Why We Love the F-105 Thunderchief

F-105 Thunderchief

Looks can be deceiving

The F-105 Thunderchief was a supersonic jumbo jet disguised as a fighter plane. It had a sleek and aerodynamic design that made it look like a flying arrow, but its handling was more like trying to control a runaway freight train.

Despite its challenges, the F-105 was a powerful war machine that delivered the goods, whether nuclear bombs or a good old-fashioned punch of conventional bombs. Moreover, the F-105’s unique and quirky features made it a beloved member of the USAF family and a legend in its own right.

U.S. Air Force Republic F-105D-10-RE Thunderchief
A U.S. Air Force Republic F-105D-10-RE Thunderchief (s/n 60-0474) from the 36th Tactical Fighter Wing at Bitburg Air Base, Germany, at RAF Sculthorpe, Norfolk (UK), in 1962

The Thud

The F-105 Thunderchief, also known as the “Thud,” was a supersonic fighter bomber used by the U.S. Air Force during the Vietnam War. Despite its impressive speed and firepower, the F-105 had a reputation for being a bit of a handful to fly. One pilot described it as “a flying fuel tank with wings,” referring to the fact that the aircraft carried a large amount of fuel, which made it difficult to maneuver in tight spaces. The F-105 was also known for having a large, bulky shape, which earned it the nickname “Lead Sled.”

U.S. Air Force Republic F-105D-30-RE Thunderchief
Republic F-105D-30-RE Thunderchief (SN 62-4234) in flight with a full bomb load of M117 750 lb bombs. Normally drop tanks were carried on the inboard wing pylons Photo: USAF

The F-105 was a highly proficient aircraft that saw a lot of action over Vietnam despite a reputation for being a bit of a handful. It was acknowledged for carrying out multiple bombing missions successfully, and its pilots were renowned for their valor and ability to operate the aircraft under intense enemy fire.

A Jack of All Trades

The F-105’s adaptability was one of its most impressive features. The aircraft could perform a variety of tasks, including air-to-air combat as well as traditional bombing runs and reconnaissance flights. Its agility and speed made it a dangerous foe in the air, and it’s tough construction and powerful weaponry made it a strong opponent on the ground.

USAF F-105F trainer
A USAF F-105F trainer and a F-105D with Mount Fuji in the background

Problems and Retirement

The F-105 was not impervious to losses and accidents despite its outstanding capabilities. During the Vietnam War, more than half of the F-105s that were produced were lost, many by enemy fire and others in accidents. In one well-known event, the pilot of an F-105 was forced to make an emergency landing after the aircraft suddenly lost power; however, it was later discovered that the pilot had merely forgotten to switch the fuel tanks.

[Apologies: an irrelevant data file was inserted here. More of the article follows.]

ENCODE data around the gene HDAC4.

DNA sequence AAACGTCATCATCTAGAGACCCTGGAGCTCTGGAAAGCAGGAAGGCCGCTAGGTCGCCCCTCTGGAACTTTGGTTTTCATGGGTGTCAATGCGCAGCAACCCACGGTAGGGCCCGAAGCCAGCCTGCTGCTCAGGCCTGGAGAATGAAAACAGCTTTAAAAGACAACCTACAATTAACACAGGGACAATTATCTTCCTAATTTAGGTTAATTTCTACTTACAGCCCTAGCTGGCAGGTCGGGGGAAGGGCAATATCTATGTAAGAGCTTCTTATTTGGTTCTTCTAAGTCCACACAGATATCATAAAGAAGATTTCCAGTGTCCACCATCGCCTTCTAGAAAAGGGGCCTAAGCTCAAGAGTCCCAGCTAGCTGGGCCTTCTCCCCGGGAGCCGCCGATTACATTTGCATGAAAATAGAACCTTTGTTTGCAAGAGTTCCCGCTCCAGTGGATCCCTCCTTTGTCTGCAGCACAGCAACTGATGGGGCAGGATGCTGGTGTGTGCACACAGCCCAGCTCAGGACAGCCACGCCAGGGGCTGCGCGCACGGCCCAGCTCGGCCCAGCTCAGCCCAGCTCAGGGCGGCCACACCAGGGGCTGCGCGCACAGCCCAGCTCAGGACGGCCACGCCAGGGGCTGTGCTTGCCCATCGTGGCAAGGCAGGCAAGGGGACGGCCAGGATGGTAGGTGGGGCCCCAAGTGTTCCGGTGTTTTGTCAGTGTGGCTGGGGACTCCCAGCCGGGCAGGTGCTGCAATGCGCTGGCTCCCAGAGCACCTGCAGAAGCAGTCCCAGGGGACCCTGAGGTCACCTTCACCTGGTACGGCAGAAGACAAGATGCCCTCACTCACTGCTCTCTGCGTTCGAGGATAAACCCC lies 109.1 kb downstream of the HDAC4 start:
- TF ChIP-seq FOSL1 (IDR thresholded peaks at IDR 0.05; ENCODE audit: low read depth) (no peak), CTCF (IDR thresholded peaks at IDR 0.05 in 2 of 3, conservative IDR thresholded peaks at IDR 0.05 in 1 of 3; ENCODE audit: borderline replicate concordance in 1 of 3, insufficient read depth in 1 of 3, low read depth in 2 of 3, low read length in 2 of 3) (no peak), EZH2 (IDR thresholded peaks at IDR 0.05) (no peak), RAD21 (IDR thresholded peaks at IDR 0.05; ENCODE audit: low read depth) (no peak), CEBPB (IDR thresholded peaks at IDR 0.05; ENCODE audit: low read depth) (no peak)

F-105s take off on a mission to bomb North Vietnam USAF
F-105s take off on a mission to bomb North Vietnam, 1966. (U.S. Air Force photo)

The combat losses were not exclusive to the F-105; the famous F-4 Phantom also suffered abysmal losses, despite being the most advanced fighter aircraft to grace the skies during the Vietnam war. 

After more than twenty years of service, the F-105 was taken out of active service in the 1980s. Although it had a reputation for being challenging to fly, the F-105 is still a favorite of many Vietnam War veterans. Its history as a highly capable and adaptable fighter-bomber endures.

U.S. Air National Guard Republic F-105G Thunderchief
A U.S. Air National Guard Republic F-105G Thunderchief Wild Weasel aircraft, carrying two practice 227 kg (500 lb) Mark 82 bombs, in flight during exercise “Gangbuster XI” at Dobbins Air Force Base, Georgia (USA)


Even now, the F-105’s legacy is still strong. It was a highly proficient aircraft that performed admirably throughout the Vietnam War, and people who recall its contributions during the war continue to be in awe and revere of it. The F-105 pilots’ bravery and prowess, as well as the sacrifices they made while serving their nation, will always be remembered as examples of the valor and heroism of the soldiers who fought in the Vietnam War.

Republic F-105G in flight
Republic F-105G in flight on May 5, 1970. External stores include QRC-380 blisters, AGM-45 Shrike and AGM-78B Standard ARM (Anti-Radiation Missile). (U.S. Air Force photo)